Stradtle was also lined with bars and restaurants (and the kebab shop) together with tourist shops selling postage stamps and locally-produced wines, flags, cups, key rings and everything else a tourist could possibly want. Opposite was another fine building, this one City Hall, or Rathaus, an arresting building with a trio of horse statues in front of it. It was most popular with the Chinese contingent, and I pondered whether to mount one of the horses for their amusement (to do an impression of Clint Eastwood complete with whipping gestures) until my sanity returned.

After a kebab of my own, I decided to tackle the trail that led upwards towards Vaduz Castle. Within seconds of stepping onto the cobbly path, I was panting like a sex fiend. The gradient hadn’t looked too bad when I’d spied it from between a couple of street restaurants, but now that I was on it, the incline was hellish. Thankfully at choice sections of the winding pathway, benches had been placed, which was just as well because I was in danger of collapse. Making a show of looking at the buildings below for the benefit of my fellow hikers, I sat down and tried to control my spiralling pulse rate.

Vaduz Castle was not actually open to the public; that much I knew, but I still wanted to see the official residence of Prince Hans Adam II, the sixth wealthiest leader in the world, up close. As I traipsed upwards after my rest, I read that the Prince also had two other titles – both of which I thought were far superior monikers. The Duke of Troppau sounded like someone who wouldn’t stand any nonsense from his minions, perhaps dispatching enemies with poison. The other, the even better-sounding Count of Rierberg, made him sound like a villain from an Agatha Christie novel, and almost certainly a cad of the highest order.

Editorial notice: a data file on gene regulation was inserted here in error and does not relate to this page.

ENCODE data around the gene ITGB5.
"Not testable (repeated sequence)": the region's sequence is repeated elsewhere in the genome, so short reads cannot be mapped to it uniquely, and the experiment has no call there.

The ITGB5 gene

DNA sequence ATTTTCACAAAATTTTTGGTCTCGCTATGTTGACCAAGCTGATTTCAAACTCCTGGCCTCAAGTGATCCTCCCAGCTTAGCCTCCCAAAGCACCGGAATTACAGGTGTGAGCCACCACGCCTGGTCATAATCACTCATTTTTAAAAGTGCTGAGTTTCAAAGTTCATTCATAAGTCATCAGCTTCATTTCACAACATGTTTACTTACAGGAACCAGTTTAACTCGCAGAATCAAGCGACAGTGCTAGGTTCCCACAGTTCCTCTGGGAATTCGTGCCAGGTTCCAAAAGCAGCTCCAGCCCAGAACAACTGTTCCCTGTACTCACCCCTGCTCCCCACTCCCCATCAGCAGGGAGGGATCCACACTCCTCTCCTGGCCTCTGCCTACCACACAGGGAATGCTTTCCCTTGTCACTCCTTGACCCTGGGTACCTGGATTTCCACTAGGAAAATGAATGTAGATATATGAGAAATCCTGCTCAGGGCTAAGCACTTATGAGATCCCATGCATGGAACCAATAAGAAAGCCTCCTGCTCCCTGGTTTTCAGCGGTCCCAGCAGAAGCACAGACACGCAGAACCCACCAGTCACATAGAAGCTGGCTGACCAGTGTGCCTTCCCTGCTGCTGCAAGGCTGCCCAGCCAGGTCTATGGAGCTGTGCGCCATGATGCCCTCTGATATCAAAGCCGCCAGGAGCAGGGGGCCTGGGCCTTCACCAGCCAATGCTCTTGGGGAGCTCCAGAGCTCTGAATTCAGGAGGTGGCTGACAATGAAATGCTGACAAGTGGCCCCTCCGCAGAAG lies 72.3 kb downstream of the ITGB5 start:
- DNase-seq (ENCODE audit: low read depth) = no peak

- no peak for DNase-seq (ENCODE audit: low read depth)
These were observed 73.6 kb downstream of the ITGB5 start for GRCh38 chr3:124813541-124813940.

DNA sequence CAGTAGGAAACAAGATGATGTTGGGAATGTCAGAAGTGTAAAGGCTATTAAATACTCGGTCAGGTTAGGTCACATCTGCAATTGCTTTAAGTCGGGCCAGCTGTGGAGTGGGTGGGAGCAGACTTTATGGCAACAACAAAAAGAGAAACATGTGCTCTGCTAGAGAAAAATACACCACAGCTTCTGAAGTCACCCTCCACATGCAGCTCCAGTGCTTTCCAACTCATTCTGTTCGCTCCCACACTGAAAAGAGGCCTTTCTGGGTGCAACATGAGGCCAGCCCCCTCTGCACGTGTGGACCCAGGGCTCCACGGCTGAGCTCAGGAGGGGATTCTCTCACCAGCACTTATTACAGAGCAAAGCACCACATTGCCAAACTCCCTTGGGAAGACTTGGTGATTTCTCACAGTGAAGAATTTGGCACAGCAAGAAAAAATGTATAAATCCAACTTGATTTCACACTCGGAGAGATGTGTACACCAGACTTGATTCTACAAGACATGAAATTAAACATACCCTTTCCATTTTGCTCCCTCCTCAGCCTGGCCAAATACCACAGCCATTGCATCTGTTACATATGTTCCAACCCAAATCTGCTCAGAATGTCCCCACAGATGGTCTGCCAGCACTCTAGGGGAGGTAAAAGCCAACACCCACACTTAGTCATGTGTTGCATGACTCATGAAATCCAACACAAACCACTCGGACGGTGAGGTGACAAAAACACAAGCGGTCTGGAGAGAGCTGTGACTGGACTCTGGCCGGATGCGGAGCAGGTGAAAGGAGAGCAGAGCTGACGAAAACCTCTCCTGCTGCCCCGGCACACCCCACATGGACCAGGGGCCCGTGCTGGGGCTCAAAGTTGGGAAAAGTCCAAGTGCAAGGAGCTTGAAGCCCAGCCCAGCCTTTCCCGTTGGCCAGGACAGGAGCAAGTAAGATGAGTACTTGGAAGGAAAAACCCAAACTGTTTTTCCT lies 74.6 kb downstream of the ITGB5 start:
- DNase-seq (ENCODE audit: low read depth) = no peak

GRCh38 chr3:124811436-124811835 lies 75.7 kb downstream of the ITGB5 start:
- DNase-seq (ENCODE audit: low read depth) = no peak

The trail eventually led me to the 12th century structure and it looked very castle-like, all turrets, towers and quite possibly, torture chambers. As I stood staring, catching my breath, I could easily imagine medieval archers taking aim, or molten lead being dripped from the fortifications, and it was exactly the type of castle I’d have wanted had I been a reigning monarch of a tiny Alpine country. And like the Government Building of down below, the castle didn’t have a guard or policeman in attendance. In fact, the only thing stopping a tourist from touching the walls was a No Entry sign.